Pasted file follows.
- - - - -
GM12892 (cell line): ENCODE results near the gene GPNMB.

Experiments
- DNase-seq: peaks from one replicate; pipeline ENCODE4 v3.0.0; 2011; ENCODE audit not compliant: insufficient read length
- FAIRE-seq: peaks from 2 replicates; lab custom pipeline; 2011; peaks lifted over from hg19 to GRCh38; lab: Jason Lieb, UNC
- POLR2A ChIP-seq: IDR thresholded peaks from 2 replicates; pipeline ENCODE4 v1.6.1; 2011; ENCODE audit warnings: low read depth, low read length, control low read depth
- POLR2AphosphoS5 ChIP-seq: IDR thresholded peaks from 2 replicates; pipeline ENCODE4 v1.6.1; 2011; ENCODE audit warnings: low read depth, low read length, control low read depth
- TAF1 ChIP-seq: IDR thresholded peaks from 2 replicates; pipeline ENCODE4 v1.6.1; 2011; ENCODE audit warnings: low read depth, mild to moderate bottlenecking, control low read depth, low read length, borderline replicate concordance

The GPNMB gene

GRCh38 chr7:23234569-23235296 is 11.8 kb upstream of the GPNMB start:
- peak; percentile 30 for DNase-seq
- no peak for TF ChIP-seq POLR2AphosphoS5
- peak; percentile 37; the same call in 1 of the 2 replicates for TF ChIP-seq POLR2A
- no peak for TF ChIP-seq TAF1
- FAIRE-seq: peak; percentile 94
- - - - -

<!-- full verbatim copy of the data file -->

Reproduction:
GM12892 (cell line): ENCODE results near the gene GPNMB.

Experiments
- DNase-seq: peaks from one replicate; pipeline ENCODE4 v3.0.0; 2011; ENCODE audit not compliant: insufficient read length
- FAIRE-seq: peaks from 2 replicates; lab custom pipeline; 2011; peaks lifted over from hg19 to GRCh38; lab: Jason Lieb, UNC
- POLR2A ChIP-seq: IDR thresholded peaks from 2 replicates; pipeline ENCODE4 v1.6.1; 2011; ENCODE audit warnings: low read depth, low read length, control low read depth
- POLR2AphosphoS5 ChIP-seq: IDR thresholded peaks from 2 replicates; pipeline ENCODE4 v1.6.1; 2011; ENCODE audit warnings: low read depth, low read length, control low read depth
- TAF1 ChIP-seq: IDR thresholded peaks from 2 replicates; pipeline ENCODE4 v1.6.1; 2011; ENCODE audit warnings: low read depth, mild to moderate bottlenecking, control low read depth, low read length, borderline replicate concordance

The GPNMB gene

GRCh38 chr7:23234569-23235296 is 11.8 kb upstream of the GPNMB start:
- peak; percentile 30 for DNase-seq
- no peak for TF ChIP-seq POLR2AphosphoS5
- peak; percentile 37; the same call in 1 of the 2 replicates for TF ChIP-seq POLR2A
- no peak for TF ChIP-seq TAF1
- FAIRE-seq: peak; percentile 94